I was fortunate to attend a seminar on child friendly policing initiatives, with other stakeholders working on the issue.
The seminar started with a theatrical performance.The group of young boys who performed a powerful play about caring for every child, were erstwhile juvenile delinquents who had been successfully rehabilitated.
They were orphans who had been forced into petty crime for survival- lucky enough to have met good police officers, good NGOs, good human beings…The results were before us. One was the school topper, another the swimming champion, the next was going to give a TeD Talk! The play itself, all song and emotion- was a cry to help others like them out there; without prejudice.
I thought then of pampered children, over cosseted and over adored, brought up to believe that they were so entitled in life that the world existed to serve them. We read of them often enough in newspapers- for the wrong reasons.
Both are children- the first lot who are denied chances totally- pushed into labour and crime for survival, and lucky if there is an escape route like the young performers; the second lot that I see daily, overwhelmed with life’s best opportunities yet brought up to seek only self centred pleasures.
Of course, the system perpetuates itself -invariably leading to the creation of more children of the first lot. The cycle continues, smirking malignantly.
I heard about a young child, porn addict at the age of twelve, his parents terrified of him. He has four servants at his service and his poor mother is terrorised by him .Whatever they are trying to do to help him, is only serving to keep his devilish side happy. He throws tantrums if anyone touches his iPad.He hits people.He gets away with it all.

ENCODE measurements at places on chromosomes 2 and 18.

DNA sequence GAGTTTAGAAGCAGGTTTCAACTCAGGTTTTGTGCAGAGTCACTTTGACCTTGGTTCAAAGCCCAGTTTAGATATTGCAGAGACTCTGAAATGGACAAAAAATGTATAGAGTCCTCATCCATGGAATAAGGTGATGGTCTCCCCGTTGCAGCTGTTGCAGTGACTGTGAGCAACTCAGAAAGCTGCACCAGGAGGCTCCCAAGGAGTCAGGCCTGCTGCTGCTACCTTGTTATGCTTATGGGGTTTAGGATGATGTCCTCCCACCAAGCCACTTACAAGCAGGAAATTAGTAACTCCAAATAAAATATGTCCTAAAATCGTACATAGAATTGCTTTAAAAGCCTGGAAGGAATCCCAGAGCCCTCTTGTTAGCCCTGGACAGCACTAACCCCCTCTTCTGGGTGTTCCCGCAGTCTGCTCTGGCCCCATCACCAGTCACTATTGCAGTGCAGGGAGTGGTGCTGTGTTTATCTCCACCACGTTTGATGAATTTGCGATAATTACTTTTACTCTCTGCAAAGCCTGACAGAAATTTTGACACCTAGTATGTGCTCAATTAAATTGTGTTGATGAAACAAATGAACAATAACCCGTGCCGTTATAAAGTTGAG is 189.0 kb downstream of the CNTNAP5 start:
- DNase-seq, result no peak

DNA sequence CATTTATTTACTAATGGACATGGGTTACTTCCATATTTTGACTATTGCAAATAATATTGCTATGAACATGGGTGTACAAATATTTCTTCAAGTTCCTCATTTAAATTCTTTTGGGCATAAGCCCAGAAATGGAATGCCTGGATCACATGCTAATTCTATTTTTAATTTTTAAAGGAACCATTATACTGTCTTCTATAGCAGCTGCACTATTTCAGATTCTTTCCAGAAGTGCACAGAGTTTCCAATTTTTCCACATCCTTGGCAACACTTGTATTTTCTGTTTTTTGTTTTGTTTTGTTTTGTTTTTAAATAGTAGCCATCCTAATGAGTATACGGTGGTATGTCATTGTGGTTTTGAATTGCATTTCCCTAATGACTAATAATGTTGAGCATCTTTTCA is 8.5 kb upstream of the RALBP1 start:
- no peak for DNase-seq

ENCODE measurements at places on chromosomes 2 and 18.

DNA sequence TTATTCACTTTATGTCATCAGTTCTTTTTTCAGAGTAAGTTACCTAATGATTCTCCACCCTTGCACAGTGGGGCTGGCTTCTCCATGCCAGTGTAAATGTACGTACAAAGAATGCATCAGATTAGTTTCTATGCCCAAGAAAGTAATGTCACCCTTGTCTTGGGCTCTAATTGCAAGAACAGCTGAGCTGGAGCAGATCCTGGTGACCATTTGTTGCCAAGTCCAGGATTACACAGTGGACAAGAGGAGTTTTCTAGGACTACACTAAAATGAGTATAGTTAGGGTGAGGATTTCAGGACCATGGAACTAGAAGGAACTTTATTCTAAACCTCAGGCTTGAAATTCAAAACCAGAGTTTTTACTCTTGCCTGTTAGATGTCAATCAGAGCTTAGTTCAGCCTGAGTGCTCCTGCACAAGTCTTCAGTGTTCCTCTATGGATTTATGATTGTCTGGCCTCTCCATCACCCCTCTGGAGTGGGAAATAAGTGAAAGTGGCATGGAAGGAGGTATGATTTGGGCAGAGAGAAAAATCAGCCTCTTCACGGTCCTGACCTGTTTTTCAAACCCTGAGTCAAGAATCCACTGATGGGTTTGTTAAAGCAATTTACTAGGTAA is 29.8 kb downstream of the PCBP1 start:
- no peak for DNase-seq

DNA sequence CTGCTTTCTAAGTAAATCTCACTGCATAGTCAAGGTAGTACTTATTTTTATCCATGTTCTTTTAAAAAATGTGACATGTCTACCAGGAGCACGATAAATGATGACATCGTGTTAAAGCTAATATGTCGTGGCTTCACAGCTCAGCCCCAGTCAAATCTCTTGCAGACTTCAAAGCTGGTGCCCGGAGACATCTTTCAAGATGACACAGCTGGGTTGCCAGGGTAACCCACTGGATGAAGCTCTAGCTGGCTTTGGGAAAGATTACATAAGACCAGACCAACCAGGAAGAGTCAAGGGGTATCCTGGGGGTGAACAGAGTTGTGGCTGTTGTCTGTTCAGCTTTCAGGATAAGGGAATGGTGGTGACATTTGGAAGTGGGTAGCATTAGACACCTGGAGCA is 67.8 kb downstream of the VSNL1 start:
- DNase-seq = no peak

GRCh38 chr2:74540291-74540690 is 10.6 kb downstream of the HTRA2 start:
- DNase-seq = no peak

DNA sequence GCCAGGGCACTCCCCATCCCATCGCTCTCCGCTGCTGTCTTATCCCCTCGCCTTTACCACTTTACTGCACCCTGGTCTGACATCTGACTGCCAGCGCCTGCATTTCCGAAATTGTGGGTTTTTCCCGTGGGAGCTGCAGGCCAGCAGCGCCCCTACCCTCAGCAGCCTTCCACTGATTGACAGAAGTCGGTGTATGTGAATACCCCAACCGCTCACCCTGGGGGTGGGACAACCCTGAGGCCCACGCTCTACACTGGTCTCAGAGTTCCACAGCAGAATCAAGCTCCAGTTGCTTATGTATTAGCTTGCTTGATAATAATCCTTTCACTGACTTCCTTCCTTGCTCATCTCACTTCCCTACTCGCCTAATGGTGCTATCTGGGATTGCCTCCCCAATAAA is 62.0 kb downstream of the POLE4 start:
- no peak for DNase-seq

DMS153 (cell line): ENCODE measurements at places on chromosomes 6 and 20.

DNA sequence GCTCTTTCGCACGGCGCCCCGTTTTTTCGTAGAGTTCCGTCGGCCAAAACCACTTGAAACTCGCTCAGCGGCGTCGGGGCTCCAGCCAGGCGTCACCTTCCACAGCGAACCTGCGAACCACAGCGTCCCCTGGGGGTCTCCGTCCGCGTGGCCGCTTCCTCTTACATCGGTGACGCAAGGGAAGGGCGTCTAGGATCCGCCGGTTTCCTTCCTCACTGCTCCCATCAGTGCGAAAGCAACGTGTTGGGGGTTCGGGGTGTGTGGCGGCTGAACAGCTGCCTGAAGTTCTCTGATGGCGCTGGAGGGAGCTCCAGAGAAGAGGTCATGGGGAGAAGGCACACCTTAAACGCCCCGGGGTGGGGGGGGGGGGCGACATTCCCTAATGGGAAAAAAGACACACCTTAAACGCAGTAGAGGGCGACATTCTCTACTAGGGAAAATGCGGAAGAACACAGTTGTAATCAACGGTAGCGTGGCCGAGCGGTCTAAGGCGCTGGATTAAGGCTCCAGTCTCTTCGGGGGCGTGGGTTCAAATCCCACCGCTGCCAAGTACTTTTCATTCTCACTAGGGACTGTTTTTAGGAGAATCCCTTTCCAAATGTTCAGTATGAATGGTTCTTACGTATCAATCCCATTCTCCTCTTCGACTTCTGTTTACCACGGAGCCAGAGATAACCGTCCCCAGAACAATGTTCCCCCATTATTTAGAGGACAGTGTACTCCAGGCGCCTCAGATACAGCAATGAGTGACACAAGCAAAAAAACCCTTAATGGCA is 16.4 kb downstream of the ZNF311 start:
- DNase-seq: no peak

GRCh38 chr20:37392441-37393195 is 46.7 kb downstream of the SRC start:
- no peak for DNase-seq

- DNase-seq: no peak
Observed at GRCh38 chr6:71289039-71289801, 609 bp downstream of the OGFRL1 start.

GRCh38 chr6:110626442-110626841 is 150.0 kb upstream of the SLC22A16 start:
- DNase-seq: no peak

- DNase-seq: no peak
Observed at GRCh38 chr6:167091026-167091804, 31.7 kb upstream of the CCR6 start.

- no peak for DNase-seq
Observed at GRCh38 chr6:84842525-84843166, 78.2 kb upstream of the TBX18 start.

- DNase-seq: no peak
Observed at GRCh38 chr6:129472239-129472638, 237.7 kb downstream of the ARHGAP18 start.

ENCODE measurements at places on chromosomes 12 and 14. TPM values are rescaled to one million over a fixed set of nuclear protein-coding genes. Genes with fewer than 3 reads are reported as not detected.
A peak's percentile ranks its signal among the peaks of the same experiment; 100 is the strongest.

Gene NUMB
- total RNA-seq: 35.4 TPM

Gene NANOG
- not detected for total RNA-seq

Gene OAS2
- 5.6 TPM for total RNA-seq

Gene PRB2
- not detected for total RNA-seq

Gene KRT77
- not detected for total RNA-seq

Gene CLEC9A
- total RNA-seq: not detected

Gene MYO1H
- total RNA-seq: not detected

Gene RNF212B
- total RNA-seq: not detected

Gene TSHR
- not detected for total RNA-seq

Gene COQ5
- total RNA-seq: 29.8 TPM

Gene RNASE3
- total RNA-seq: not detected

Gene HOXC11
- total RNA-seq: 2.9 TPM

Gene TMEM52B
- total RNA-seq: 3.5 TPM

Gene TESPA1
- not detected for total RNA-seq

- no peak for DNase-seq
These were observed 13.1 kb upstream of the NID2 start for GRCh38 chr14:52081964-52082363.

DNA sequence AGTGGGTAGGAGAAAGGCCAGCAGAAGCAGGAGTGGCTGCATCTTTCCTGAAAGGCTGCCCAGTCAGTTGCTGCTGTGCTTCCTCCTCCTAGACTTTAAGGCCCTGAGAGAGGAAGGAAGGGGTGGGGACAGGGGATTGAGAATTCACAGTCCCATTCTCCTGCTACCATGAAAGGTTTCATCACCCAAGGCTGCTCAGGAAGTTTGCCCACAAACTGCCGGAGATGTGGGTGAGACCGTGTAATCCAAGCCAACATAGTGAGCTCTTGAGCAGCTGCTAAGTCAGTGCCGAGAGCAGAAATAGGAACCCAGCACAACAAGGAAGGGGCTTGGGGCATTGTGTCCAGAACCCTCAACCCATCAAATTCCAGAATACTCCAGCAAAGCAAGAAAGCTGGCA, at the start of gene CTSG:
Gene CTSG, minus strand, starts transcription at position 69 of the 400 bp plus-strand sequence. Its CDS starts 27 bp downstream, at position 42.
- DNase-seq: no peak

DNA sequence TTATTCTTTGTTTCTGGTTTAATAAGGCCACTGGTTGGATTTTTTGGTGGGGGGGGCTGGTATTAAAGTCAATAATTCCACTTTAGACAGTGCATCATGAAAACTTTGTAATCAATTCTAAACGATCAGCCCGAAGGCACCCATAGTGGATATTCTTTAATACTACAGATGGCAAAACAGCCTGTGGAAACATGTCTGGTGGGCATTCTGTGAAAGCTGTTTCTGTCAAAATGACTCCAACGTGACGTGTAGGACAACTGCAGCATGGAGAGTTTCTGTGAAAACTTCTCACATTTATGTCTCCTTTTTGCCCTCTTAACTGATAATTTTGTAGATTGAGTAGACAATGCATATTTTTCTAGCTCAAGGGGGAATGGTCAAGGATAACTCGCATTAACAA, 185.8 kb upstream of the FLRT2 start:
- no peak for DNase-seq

So early in life, he has decided that he is very much entitled to be bad. Bad means, all perversions and pleasures are obtained! Not bad, eh?
Furious, I asked the acquaintance, of why the parents had not sought professional help and got rid of the instruments of addiction. Apparently, they were scared .
Scared of being found out? Scared that in the eyes of society, they have a child who requires to be corrected with discipline? Scared of their own child? So scared that they were buying silence by overindulging a budding criminal?
“Certain situations are like facing snakes unexpectedly,” said the speaker, “snakes are scary because humankind has not mastered the art of taming them.” As we gazed with wonderment, he continued, “A dog, even if potentially more dangerous, we are not afraid of, because we have a history of taming their kind.”
“If the situation triggers an inherent repulsion-unless we learn to think beyond the obvious reactions, we will not be able to adopt new approaches. Fear will paralyse us- prevent us from taking any step for bettering the existing circumstances.”
It made sense, of course. I thought of the kind police officer, sensitive enough to trust, and see a potential school topper in the shivering child who stood in front of him. He sees the innocent Oliver Twist, used by a ruthless Fagin.
The first words of kindness are uttered , paving way for a change. The counsellor who guides, the NGO who helps, the school which enrolls him…the network of good acts to empower and help the child trust his own potential.
I wonder then on the cure for over indulgence. The loving nurture of budding criminals in many homes- over cosseted, over loved, over protected, allowed freely to be self indulgent, to be self centred, to seek riches and pleasures and to broadcast it all- with exclusive focus!
We reap what we sow. The season for planting and pruning and watering and adding fertiliser is so short and precious. Done the right way, even the most dried up and deprived plants thrive to be fruitful. And if overdone, the most promising young plant will degrade, decay and stink fast. ‘Lilies that fester, smell far worse than weeds.’
Charity, indeed, begins at home.